Has Gary Rowett found his Millwall Plan B after the comeback win over Stoke City?

4 min

Despite only one loss in ten, there has been an odd atmosphere around The Den over the course of the last month. 

There has been a tangible sense of discontent with manager Gary Rowett himself admitting it ‘felt edgy… like we hadn’t won in ten games’ after Saturday’s 2-1 win over Stoke City.

For a side that find themselves joint fifth on goal difference and with only three defeats from their opening 14 games of the season, one might expect there to be an altogether more optimistic atmosphere.

However, those who booed the side off at half-time last Saturday, as they did the week before against Luton Town, will tell you their displeasure is less about results and more about entertainment.

It is fair to say the Lions lack a cutting edge under Rowett and finding goals hard to come by, scoring fewer than any other side in the top half this season.

Some feel Rowett’s trademark 5-2-3 system is too conservative, over cautious and lacking the gung-ho attacking thrust they feel is more ‘Millwall’.

When Rowett was appointed, the system was a key component of his success. Used mainly away from home, his side executed a clear counter-attacking game plan with precision, and transformed Millwall’s dismal away record.

Success led to Rowett adopting the back five as his default which was understandable given the quality of defenders at his disposal. The Lions have used a back five in 89% of Championship minutes this season and haven’t started with a back four since February.

Rowett’s reasoning is clear, as he explained in his post-match Stoke interview: “I’m not wed to one formation, it’s just that one formation has got us in the top ten for three years in the Championship. I’d be stupid just to lose it.”

It’s a logic that is hard to disagree with as Millwall have been solid, hard to break down and are moving in the right direction towards their aim of a Play-Off finish. It is also fair to say that injuries have often limited the Lions’ options.

So why is there such discontent among certain sections of the fanbase? While his system may be solid, Rowett’s style has some matchgoers demanding more.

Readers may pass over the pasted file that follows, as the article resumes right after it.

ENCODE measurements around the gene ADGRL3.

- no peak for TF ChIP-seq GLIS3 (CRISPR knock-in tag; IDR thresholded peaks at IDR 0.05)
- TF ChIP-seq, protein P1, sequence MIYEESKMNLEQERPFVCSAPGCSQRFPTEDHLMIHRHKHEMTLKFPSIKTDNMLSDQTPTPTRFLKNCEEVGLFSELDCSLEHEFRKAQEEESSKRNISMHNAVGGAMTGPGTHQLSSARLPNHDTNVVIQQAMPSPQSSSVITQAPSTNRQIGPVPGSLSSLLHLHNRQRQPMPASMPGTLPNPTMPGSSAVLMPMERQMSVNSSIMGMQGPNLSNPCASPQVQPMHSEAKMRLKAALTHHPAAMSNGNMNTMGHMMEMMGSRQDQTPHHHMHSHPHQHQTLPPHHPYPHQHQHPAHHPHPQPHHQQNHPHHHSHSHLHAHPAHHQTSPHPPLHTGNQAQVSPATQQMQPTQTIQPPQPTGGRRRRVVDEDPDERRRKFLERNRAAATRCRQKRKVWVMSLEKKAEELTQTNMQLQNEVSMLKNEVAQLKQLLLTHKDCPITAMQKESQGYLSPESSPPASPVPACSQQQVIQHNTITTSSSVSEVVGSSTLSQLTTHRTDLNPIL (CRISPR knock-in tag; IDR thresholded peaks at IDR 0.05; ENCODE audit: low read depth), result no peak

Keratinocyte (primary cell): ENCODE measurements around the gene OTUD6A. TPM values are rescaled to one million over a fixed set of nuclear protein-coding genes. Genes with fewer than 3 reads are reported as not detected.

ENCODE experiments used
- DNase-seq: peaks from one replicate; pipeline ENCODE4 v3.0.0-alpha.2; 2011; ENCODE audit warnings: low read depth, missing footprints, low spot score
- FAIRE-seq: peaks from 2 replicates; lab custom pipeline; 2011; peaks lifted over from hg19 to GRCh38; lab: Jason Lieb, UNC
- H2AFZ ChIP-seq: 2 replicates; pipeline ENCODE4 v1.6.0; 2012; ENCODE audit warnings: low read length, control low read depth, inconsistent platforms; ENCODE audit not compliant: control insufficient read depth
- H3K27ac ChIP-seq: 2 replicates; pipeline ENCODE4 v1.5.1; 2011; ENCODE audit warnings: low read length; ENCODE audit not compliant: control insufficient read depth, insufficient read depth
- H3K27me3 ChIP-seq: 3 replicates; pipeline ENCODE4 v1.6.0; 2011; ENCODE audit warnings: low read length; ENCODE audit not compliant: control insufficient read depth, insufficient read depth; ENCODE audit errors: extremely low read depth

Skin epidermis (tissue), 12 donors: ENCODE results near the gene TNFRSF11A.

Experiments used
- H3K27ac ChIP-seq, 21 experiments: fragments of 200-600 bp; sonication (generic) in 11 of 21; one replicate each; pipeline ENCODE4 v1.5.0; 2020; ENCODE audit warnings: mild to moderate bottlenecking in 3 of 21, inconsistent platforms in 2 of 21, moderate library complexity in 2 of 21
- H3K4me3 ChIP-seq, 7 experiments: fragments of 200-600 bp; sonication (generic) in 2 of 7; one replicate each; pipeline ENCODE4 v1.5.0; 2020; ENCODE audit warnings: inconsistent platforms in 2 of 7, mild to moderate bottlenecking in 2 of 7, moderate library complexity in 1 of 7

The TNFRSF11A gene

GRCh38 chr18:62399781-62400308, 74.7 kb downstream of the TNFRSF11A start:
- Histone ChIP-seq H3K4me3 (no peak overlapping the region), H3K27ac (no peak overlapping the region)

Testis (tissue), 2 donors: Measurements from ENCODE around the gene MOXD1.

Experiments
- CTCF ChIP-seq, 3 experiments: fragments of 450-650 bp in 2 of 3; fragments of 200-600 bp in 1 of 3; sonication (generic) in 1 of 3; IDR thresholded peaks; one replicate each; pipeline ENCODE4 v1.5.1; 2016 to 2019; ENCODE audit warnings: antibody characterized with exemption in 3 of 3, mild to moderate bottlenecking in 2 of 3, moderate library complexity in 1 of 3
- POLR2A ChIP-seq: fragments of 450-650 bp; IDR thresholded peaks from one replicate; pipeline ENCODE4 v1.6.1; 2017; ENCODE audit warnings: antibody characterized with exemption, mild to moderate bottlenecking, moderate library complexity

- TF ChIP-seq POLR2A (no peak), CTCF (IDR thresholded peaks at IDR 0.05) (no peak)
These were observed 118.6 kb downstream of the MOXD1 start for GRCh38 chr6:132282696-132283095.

READ MORE: Connor Mahoney: Millwall’s wasted starlet or a seven figure flop?

Millwall may have become more aggressive off the ball this season, but on the ball very little seems to have changed as they look to get the ball forward quickly into wide areas, playing one of the most direct styles in the league. 

Away from home, fans are happy to see the Lions sit off, wait for their moment and nick a goal and of Millwall’s 17 away wins under Rowett, nine have finished 1-0 – an indicator of how the side approach those fixtures.

At home, however, fans would like to see their team play more on the front foot, leaning towards a classic 4-4-2 shape and getting in their opposite number’s face.

They got a glimpse of that approach in the second-half against Stoke where, after a tepid first- half, Rowett shifted to 4-4-2 to witness his side instigate a comeback that felt like Millwall. 

The crowd responded, and for 30 minutes or so, a win felt inevitable. The Den was rocking – arguably for the first time since before COVID, the stadium has felt like that.

On the comeback, Rowett said: “When there was chaos in the match, we thrived more than Stoke did.”

Thriving in chaos, now that sounds like the Millwall way.

Rowett also went on to acknowledge the demand to swap to a back four, saying: “I know there’s a real clamour to do that, at home anyway. I get that and understand that. As a manager you’ve got to find solutions in bad performances.”

Sometimes, a simple change can be the solution. Perhaps Millwall have become too predictable, too cautious. After every game, opposing managers explain that at The Den ‘you know what you’re going to get’.

Maybe, recently, that is beginning to ring too true.

In recent years, Plan B has more commonly been known as ‘Matt Smith’. But rather than a desperate hit and hope in the last ten minutes, Rowett may have found a way that can get fans off their seats and off his back.

While the likes of QPR and Luton are winning plaudits for their style and ambition, the Lions also find themselves in a good position despite their performances and are quietly progressing towards their goal.

If Rowett can build on what he saw from his side in the second-half against Stoke, adding another option to their arsenal, there is no doubt the home fans will be in for an exciting rest of the season.

Hire Us

Like what we do? Get in touch and see what we can do for you!

Support Us on Patreon

Find out more about us here and if you like our articles please check out our Patreon page.